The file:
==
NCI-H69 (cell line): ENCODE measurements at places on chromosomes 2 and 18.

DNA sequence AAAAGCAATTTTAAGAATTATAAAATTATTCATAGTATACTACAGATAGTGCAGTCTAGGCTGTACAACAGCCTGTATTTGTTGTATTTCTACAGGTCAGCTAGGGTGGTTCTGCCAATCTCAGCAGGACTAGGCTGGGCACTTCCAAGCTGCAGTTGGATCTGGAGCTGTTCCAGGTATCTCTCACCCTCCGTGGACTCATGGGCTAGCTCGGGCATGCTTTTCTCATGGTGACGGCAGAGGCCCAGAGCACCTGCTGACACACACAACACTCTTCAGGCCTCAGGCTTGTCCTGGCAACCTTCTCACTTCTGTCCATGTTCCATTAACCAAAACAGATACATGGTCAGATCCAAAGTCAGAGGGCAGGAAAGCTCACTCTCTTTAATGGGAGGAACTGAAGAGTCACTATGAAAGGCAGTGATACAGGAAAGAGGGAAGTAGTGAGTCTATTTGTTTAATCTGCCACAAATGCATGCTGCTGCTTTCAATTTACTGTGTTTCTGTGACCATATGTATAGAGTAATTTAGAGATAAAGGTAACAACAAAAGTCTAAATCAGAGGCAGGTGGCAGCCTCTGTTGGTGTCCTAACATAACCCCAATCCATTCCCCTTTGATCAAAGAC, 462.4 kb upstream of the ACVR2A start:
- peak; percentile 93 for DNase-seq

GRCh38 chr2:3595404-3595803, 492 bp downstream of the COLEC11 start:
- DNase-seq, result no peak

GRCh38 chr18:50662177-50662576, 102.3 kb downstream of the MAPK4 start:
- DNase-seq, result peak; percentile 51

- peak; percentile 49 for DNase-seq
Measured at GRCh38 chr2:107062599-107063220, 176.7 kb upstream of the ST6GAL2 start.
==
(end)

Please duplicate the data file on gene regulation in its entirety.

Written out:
NCI-H69 (cell line): ENCODE measurements at places on chromosomes 2 and 18.

DNA sequence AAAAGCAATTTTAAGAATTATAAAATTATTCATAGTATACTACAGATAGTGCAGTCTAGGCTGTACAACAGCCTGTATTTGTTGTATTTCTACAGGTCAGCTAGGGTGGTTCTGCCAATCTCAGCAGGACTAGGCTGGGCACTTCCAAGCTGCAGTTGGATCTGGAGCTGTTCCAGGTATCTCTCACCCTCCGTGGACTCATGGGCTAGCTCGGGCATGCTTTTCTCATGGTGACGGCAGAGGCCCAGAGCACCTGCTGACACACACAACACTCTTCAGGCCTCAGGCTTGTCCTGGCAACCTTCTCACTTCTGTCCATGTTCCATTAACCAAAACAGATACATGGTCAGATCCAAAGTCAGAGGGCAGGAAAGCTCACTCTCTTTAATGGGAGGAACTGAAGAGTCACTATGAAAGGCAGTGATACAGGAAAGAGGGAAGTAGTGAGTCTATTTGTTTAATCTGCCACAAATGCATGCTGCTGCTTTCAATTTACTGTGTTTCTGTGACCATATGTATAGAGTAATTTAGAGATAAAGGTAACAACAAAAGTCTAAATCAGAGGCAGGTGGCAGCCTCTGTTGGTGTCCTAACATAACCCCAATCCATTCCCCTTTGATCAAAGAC, 462.4 kb upstream of the ACVR2A start:
- peak; percentile 93 for DNase-seq

GRCh38 chr2:3595404-3595803, 492 bp downstream of the COLEC11 start:
- DNase-seq, result no peak

GRCh38 chr18:50662177-50662576, 102.3 kb downstream of the MAPK4 start:
- DNase-seq, result peak; percentile 51

- peak; percentile 49 for DNase-seq
Measured at GRCh38 chr2:107062599-107063220, 176.7 kb upstream of the ST6GAL2 start.